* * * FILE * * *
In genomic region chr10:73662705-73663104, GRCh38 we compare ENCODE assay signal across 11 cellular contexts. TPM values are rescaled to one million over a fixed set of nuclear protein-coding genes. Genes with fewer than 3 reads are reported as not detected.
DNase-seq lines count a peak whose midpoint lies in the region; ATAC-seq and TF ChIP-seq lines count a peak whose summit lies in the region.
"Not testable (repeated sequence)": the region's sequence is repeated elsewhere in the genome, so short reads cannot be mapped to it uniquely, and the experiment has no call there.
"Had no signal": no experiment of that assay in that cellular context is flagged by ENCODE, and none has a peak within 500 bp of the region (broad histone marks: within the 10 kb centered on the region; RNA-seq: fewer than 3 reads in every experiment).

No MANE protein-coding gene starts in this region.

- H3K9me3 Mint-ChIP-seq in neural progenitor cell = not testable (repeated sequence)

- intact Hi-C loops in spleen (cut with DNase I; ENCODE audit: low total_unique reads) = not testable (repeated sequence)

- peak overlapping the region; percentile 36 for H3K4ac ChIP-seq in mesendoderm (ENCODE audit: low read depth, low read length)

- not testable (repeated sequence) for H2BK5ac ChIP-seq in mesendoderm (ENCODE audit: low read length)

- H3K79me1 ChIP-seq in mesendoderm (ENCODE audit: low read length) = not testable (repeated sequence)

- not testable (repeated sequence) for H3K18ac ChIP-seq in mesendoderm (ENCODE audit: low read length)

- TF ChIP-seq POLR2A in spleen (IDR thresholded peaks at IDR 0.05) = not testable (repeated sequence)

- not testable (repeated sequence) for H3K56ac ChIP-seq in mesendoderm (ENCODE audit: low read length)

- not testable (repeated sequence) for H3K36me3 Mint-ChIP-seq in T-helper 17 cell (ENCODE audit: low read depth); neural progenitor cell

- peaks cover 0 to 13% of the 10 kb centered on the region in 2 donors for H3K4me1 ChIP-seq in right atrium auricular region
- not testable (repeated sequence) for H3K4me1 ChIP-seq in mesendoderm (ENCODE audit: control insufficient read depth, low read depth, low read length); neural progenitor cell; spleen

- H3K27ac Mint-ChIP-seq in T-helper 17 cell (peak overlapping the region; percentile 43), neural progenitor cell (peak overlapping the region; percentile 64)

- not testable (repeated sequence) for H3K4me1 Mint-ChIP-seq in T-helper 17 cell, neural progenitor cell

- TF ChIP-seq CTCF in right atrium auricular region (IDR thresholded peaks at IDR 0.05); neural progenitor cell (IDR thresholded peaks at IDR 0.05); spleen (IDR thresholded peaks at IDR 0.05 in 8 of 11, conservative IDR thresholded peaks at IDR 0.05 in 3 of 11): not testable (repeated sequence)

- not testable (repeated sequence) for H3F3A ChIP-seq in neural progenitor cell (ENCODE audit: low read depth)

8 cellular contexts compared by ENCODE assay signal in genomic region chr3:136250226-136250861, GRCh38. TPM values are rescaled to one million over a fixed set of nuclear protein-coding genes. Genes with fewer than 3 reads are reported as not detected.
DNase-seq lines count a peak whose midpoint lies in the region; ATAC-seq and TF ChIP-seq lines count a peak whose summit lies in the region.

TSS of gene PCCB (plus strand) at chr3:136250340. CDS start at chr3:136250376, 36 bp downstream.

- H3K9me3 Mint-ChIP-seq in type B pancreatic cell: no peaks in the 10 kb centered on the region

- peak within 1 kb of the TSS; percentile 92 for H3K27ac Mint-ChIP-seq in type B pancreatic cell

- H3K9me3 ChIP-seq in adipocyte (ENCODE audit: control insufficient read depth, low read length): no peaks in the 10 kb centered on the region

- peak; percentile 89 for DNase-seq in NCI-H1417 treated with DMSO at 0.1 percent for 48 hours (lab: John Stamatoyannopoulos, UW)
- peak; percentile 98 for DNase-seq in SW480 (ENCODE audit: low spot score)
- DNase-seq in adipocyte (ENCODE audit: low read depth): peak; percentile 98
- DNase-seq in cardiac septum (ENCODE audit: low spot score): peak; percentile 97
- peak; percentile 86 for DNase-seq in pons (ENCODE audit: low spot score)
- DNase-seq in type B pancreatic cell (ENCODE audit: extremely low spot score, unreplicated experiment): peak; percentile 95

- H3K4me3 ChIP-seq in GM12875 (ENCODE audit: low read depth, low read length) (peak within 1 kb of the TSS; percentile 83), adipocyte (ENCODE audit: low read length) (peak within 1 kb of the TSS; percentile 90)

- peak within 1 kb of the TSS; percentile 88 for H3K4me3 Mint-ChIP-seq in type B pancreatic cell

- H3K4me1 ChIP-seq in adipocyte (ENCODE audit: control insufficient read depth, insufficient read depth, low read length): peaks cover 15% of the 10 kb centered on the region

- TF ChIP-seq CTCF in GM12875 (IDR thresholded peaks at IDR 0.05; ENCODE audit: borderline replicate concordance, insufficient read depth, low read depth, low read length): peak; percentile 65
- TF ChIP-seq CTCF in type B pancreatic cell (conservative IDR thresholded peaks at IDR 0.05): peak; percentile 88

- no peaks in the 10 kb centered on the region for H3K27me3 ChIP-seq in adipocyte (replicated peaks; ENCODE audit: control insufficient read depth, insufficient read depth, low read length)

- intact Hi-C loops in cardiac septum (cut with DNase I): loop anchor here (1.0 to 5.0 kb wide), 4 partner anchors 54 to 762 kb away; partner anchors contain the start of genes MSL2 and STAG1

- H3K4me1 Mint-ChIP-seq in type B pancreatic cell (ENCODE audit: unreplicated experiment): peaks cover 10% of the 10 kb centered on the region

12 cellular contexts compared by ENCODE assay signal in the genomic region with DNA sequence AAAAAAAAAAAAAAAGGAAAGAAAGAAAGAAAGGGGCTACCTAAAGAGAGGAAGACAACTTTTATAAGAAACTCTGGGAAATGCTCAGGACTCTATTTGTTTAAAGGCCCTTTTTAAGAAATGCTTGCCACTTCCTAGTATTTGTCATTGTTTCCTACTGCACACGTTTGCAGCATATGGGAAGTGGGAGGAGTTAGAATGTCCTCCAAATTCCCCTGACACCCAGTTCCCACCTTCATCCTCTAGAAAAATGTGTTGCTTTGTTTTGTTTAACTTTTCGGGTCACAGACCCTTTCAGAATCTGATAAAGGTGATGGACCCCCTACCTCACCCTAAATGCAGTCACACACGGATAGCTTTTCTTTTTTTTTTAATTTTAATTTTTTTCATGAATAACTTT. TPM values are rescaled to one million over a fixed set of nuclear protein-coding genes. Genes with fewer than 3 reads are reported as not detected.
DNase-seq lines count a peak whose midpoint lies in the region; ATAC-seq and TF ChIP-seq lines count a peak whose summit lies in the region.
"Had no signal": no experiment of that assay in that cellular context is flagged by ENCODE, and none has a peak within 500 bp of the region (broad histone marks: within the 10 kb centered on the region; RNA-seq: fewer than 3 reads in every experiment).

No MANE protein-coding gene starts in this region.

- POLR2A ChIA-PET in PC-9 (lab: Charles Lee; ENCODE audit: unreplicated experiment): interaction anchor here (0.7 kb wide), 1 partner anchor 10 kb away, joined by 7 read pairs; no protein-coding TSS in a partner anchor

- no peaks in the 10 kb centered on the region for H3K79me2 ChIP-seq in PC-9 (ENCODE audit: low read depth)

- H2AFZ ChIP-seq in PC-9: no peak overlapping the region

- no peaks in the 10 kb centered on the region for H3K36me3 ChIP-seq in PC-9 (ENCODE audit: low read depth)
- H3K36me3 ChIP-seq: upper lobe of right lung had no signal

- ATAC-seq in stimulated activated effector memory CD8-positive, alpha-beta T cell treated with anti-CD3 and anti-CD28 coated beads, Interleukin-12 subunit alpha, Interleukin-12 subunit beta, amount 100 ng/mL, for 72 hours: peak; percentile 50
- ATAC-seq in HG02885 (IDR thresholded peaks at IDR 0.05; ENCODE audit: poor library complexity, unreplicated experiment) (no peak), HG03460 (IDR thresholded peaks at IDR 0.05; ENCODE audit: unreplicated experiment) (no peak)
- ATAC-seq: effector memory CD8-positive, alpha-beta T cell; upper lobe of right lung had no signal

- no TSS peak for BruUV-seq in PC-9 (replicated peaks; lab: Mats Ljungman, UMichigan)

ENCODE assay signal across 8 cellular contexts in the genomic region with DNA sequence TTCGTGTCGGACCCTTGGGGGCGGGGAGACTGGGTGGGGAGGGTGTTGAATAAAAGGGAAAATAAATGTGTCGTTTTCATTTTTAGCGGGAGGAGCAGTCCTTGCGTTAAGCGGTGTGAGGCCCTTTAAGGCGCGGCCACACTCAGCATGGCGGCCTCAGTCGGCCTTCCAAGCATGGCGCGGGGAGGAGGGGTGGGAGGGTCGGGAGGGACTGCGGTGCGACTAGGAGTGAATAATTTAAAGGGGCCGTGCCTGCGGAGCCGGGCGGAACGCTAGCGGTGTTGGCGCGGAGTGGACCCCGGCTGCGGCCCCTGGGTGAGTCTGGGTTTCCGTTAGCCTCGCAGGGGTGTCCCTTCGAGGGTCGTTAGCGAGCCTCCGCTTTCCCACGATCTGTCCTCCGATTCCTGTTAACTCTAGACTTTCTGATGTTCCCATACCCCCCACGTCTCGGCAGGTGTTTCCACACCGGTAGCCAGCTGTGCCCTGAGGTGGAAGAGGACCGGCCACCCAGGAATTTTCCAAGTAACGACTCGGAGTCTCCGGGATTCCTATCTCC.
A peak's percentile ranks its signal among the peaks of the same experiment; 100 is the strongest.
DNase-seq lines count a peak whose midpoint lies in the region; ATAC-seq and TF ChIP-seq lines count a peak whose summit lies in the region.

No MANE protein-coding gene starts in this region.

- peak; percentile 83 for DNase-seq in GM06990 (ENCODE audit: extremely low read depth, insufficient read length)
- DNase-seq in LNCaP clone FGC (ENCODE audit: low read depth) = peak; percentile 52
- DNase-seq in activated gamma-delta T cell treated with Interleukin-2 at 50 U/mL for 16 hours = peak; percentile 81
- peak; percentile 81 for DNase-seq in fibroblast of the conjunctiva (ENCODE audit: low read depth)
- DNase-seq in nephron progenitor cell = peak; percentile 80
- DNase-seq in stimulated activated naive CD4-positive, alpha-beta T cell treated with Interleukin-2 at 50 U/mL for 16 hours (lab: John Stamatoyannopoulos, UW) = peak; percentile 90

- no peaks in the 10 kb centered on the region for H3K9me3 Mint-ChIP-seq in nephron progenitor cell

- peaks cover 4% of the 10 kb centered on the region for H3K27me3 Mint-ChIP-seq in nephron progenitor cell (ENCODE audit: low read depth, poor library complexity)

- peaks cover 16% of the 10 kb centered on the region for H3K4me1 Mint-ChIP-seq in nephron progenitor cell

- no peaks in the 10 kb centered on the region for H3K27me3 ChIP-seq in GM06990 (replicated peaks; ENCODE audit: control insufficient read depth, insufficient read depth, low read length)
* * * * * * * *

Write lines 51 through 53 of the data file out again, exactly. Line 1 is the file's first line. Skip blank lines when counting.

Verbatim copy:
- ATAC-seq in HG02885 (IDR thresholded peaks at IDR 0.05; ENCODE audit: poor library complexity, unreplicated experiment) (no peak), HG03460 (IDR thresholded peaks at IDR 0.05; ENCODE audit: unreplicated experiment) (no peak)
- ATAC-seq: effector memory CD8-positive, alpha-beta T cell; upper lobe of right lung had no signal

- no TSS peak for BruUV-seq in PC-9 (replicated peaks; lab: Mats Ljungman, UMichigan)